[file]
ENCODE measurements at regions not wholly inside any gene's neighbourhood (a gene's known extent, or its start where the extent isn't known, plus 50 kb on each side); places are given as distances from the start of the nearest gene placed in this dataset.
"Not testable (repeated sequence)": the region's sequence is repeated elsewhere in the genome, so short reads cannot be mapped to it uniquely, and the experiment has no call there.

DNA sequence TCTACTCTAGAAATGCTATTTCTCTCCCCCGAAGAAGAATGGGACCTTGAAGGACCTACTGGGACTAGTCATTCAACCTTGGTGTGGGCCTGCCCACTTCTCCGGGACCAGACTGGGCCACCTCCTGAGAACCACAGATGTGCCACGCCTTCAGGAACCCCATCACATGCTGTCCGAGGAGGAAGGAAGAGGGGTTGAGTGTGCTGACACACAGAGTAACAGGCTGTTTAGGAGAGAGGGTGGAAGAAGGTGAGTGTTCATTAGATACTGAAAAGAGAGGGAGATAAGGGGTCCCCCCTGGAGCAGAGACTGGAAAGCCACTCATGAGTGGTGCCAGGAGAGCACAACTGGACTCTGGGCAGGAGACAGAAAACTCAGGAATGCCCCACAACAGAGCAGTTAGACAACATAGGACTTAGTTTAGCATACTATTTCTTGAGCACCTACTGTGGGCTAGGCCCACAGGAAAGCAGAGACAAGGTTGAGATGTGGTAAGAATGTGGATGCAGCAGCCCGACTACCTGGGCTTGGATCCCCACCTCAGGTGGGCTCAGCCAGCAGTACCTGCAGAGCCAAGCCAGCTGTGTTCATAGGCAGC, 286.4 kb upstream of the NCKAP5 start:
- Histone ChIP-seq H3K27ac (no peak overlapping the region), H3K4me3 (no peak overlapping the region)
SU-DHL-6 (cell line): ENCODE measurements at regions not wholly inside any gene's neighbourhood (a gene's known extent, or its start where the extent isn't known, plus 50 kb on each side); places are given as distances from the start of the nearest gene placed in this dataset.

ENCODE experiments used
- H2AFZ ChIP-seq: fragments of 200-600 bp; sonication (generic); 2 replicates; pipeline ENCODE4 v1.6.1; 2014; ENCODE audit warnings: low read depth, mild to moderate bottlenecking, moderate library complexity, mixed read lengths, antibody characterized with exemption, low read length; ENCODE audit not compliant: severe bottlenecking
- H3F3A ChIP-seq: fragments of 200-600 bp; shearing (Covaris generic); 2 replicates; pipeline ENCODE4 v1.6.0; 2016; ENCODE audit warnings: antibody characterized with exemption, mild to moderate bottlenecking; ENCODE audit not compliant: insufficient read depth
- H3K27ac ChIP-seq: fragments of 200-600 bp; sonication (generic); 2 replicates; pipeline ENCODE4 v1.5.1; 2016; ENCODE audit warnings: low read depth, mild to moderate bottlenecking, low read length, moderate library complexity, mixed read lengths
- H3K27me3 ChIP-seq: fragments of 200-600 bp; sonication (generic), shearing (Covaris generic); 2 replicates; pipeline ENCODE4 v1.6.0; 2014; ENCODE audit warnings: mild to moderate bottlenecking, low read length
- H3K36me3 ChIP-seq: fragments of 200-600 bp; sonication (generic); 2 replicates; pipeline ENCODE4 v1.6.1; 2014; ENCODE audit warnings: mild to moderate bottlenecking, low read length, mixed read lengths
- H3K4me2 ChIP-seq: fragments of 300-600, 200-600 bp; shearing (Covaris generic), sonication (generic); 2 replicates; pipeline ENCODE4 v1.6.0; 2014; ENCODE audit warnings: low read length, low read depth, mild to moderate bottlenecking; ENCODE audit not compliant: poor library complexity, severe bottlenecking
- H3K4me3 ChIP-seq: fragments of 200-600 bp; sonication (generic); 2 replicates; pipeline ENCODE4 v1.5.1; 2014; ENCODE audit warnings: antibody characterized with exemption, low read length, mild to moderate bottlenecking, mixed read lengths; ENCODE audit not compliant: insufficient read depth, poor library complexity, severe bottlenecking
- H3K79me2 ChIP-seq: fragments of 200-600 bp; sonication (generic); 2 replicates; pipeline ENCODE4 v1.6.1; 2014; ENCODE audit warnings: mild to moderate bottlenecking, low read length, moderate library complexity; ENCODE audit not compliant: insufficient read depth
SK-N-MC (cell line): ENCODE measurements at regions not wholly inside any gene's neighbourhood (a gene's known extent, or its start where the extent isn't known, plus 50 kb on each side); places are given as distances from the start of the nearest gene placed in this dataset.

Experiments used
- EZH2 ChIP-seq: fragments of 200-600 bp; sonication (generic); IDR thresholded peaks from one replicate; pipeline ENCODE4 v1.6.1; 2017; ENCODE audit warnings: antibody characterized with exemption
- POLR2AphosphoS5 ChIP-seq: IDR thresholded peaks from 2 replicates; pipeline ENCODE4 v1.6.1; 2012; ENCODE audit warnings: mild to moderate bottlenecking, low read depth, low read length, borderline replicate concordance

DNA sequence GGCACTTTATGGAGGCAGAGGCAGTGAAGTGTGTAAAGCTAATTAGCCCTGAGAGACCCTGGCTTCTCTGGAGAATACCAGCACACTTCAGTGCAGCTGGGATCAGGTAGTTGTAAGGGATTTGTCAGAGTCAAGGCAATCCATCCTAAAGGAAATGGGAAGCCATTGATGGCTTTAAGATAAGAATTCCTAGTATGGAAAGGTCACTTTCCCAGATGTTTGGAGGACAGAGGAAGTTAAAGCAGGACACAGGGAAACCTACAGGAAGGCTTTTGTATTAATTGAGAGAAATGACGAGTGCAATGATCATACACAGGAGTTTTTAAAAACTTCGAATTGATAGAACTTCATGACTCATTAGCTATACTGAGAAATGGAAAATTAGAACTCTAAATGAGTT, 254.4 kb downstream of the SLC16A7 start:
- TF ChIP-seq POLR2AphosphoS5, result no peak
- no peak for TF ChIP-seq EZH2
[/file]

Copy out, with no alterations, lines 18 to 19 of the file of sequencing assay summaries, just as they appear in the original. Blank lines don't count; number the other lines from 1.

- POLR2AphosphoS5 ChIP-seq: IDR thresholded peaks from 2 replicates; pipeline ENCODE4 v1.6.1; 2012; ENCODE audit warnings: mild to moderate bottlenecking, low read depth, low read length, borderline replicate concordance

DNA sequence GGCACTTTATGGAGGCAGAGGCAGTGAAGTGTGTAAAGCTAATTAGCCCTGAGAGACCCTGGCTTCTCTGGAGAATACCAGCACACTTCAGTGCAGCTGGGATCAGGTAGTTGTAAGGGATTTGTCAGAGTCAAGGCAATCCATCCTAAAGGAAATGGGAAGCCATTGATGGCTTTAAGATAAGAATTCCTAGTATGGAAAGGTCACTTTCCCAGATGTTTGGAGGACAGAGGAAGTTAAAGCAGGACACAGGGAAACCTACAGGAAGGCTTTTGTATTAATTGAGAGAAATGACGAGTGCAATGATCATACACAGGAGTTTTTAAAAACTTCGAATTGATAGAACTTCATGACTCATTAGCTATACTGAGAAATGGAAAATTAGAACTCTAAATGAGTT, 254.4 kb downstream of the SLC16A7 start: